It's Time For

Homeschool Day's 2020

Huzzah!

A Day At Rocky Mount

Connect with Your Heritage

Rocky Mount State Historic Site’s annual “Homeschool Days” program allows children who are homeschooled the opportunity to take part in our Tour & Craft program. This program is traditionally offered to brick and motor school students and requires a “classroom” sized group for reservations. With remote learning offered as an educational option for students this fall, our Homeschool Days program is also a great opportunity for those students as well.
Homeschool Days gives parents a field trip destination which aides them in the teaching of history. Students will be able to partake in daily living activities, just as our ancestors would do over 250 years ago. This special “hands on” learning experience is designed to give students a first-hand knowledge of the difficulties of frontier life in the late 1700’s.

At Day At Rocky Mount

Admission & Craft Tickets

Admission for the day is $4 for adults, $5 for children ages 5 -17, and a family rate of $20 for families of 5 or more. Members are $3 for everyone ages 5 and older, with a family rate of $10 for families of 5 or more.
As in previous years, this year’s event is offering 5 different age appropriate craft opportunities at 4 different times throughout the day. Times are 10:30, 11:30, 1:30, and 2:30. The Historic Site will open for Living History Tours of the house and grounds starting at 10am and ending at 4pm. The site will close each day between 12pm and 1pm for lunch. Feel free to pack a picnic and enjoy the scenery and fresh air at our picnic tables.
This year’s crafts will be Candle Making (ages 5 & up), Soap Making (ages 5 & up), Quill Pen Writing (ages 7 & up), Fireplace Cooking (ages 8 & up), and Tape Weaving (ages 8 & up). For those with children under 5, we will be offering a special class called Rubbing into History. Children will be given crayons and paper and will be taken on an outdoor tour of Rocky Mount. They will be encouraged to use their senses and imaginations, to learn about colonial life. Age limits are based on the difficulty/safety of the class, not ability of the child. Those partaking in Fireplace Cooking MUST wear closed toed shoes to participate.
Each craft is $3 per child per session. Registration for craft sessions can be made by phone at 423-538-7396. Cash or credit cards will be accepted the day of the event for payment of your craft sessions.
We ask that you pick up craft tickets 30 minutes before the first class. Gates will open at 9:45am to purchase tickets. Reservations are forfeit 15 minutes before class time.
Feel free to contact us with any other questions.

Crafts Available

Candle Making

Students will learn the traditional practice of dipping candles. They will discuss the different ingredients used to make candles in the 18th century, as well as the different types of lighting.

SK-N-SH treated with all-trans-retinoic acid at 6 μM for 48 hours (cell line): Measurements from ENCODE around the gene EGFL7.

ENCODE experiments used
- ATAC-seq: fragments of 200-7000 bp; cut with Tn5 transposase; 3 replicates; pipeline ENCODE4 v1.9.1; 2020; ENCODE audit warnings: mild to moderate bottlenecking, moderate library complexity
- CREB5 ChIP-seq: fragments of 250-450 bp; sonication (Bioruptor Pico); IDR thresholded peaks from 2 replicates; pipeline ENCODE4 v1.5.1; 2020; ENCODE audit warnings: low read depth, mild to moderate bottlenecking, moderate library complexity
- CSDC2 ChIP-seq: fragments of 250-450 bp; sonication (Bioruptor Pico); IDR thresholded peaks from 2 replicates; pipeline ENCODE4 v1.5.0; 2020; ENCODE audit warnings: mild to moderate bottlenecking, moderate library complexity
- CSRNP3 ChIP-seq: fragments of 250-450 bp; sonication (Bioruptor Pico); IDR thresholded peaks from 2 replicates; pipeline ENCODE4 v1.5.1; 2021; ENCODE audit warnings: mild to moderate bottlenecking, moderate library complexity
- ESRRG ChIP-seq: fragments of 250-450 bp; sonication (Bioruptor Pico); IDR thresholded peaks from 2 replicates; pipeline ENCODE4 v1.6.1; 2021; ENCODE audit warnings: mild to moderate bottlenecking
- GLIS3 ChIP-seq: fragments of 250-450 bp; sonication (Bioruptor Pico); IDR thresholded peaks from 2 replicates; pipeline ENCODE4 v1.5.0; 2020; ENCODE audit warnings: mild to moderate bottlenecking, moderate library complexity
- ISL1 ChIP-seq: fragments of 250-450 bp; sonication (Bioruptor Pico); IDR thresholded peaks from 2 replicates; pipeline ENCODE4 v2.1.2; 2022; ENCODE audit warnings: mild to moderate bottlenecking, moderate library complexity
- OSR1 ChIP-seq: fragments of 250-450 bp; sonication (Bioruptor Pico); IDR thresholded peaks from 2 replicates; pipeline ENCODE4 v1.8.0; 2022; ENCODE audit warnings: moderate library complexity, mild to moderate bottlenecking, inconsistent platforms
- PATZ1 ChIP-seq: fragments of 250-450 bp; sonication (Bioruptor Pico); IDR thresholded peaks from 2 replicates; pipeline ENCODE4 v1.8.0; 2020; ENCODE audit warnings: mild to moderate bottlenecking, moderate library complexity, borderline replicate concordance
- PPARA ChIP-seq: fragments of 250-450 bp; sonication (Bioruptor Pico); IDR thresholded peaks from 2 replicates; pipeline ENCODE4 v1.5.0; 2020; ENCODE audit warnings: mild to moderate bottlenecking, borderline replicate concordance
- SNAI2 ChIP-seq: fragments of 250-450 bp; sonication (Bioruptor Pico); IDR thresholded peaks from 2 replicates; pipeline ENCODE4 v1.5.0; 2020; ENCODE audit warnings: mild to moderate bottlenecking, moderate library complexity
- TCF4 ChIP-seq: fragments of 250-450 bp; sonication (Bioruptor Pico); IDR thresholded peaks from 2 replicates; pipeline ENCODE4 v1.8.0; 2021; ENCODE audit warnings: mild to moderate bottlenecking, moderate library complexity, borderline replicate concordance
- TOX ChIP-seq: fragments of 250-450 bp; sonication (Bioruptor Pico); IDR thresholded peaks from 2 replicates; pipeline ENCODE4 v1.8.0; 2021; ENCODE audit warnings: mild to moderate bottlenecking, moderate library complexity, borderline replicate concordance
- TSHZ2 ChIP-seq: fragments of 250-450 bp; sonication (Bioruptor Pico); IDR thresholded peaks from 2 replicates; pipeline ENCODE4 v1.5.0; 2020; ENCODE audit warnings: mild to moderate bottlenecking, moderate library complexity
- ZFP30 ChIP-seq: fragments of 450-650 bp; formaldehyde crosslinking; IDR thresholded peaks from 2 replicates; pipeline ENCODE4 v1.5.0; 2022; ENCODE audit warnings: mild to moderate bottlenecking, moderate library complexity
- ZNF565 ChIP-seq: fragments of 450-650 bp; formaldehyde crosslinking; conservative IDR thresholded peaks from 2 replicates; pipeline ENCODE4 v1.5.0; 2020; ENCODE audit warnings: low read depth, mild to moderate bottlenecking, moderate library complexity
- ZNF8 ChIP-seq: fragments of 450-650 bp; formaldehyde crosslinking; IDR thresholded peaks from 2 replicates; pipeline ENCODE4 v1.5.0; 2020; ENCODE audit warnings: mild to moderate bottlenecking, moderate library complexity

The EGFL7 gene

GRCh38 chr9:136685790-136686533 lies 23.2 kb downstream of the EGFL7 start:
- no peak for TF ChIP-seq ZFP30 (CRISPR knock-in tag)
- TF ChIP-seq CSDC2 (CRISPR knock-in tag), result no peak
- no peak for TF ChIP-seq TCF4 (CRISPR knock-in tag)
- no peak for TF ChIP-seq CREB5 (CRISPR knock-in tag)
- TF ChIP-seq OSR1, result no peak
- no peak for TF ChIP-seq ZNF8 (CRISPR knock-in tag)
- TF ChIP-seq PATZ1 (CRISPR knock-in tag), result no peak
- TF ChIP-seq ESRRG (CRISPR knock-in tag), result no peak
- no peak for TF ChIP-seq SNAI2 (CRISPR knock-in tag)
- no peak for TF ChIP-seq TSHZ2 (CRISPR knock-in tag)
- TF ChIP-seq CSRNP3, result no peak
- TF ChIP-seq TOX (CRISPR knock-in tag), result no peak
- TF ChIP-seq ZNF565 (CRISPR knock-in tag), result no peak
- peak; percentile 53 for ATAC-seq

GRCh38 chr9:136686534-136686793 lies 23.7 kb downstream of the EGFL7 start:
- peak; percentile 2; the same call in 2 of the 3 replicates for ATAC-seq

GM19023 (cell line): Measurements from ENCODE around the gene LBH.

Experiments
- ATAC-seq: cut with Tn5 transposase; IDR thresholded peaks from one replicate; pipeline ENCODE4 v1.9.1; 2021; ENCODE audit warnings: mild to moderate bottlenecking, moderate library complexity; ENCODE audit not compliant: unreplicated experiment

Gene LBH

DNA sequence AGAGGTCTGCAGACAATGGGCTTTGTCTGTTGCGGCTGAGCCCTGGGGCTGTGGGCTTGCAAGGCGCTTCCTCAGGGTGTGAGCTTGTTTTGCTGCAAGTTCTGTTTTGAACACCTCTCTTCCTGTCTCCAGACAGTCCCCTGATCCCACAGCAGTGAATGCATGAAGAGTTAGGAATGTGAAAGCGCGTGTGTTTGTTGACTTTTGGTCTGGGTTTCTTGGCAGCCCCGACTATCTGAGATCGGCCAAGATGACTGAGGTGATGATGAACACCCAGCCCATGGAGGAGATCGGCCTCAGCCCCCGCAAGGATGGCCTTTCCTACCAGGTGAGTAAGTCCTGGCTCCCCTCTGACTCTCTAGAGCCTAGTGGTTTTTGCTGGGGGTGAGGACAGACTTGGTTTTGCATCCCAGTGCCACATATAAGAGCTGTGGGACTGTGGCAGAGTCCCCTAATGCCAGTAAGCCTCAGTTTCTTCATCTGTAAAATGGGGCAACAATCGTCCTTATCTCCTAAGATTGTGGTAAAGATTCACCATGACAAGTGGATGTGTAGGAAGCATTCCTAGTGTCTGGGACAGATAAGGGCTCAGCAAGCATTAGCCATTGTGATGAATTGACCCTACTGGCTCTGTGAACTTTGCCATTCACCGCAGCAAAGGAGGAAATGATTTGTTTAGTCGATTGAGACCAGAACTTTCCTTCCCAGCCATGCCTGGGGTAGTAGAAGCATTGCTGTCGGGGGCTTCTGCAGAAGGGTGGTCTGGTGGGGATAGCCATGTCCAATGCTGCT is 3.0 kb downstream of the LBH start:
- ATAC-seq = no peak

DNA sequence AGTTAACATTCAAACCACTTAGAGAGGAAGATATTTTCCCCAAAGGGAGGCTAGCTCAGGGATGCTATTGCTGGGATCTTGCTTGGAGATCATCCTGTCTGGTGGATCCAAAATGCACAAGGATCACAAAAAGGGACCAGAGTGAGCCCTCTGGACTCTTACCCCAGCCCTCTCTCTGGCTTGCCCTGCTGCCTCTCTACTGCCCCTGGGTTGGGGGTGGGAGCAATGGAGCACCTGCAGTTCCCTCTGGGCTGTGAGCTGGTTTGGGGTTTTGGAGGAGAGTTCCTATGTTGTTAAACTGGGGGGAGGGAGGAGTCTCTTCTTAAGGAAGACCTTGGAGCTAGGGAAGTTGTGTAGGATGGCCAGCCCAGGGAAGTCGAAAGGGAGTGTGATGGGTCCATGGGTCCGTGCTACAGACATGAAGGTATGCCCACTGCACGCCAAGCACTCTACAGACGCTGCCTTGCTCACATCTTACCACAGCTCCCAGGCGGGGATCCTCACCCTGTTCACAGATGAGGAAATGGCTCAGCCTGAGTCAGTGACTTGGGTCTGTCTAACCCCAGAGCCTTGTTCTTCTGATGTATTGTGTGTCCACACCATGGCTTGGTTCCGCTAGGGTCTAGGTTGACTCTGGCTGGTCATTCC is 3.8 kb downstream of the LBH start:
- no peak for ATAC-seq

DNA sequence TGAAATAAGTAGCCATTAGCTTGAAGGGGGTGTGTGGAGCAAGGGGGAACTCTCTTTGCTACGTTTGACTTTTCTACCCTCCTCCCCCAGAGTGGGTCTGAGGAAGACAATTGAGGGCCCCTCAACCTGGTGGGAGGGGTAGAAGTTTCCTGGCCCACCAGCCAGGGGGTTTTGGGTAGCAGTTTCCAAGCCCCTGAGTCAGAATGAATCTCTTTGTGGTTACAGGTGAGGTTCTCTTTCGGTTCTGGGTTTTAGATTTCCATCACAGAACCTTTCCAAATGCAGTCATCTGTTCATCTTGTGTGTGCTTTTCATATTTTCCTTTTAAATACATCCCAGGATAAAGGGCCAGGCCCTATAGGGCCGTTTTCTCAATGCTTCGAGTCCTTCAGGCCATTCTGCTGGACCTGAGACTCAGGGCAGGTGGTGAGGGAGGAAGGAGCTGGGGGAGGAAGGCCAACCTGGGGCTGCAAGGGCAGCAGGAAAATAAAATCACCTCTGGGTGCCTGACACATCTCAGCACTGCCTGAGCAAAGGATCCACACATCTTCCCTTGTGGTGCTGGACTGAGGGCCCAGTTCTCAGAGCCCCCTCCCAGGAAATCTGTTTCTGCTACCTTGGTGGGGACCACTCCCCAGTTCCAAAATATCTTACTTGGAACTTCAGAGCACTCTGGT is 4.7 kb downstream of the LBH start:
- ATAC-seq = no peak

Fireplace Cooking

Students will receive hands-on experience cooking over an open fire, using the 3 basic cooking methods – baking, boiling, and frying. They will highlight some of the foods typically cooked in the late 18th century, and the cooking methods compared to those of today.

Candle Making

Students will learn the traditional practice of dipping candles. They will discuss the different ingredients used to make candles in the 18th century, as well as the different types of lighting.

Soap Making

Students will make soap the modern way, while becoming acquainted with 18th century soap making techniques. They will discuss the different ingredients in soap and what each one is used for. They will also learn the origin of soap, and some of its histories.

Tape Weaving

Students will learn one of many different forms of weaving, while making a period bookmark. They will talk about the use and importance of tapes and tape weaving in the 18th century. They will also discuss other forms of weaving and what their uses were.

Tape Weaving

Students will learn one of many different forms of weaving, while making a period bookmark. They will talk about the use and importance of tapes and tape weaving in the 18th century. They will also discuss other forms of weaving and what their uses were.

Quill Pen Writing

Students will be able to try writing in the style just like John Hancock or George Washington. They will discuss the importance of letter writing as communication in the 18th century, and also learn the different types of natural sources for ink.

Rubbing into History

Children will be given crayons and paper and will be taken on an outdoor tour of Rocky Mount. They will take these materials and make “rubbings” of the historic site, and other objects they encounter along their tour. They will also be encouraged to use their senses and imaginations, to learn about colonial life.

Purchase Your Tickets

September 21st & 28th

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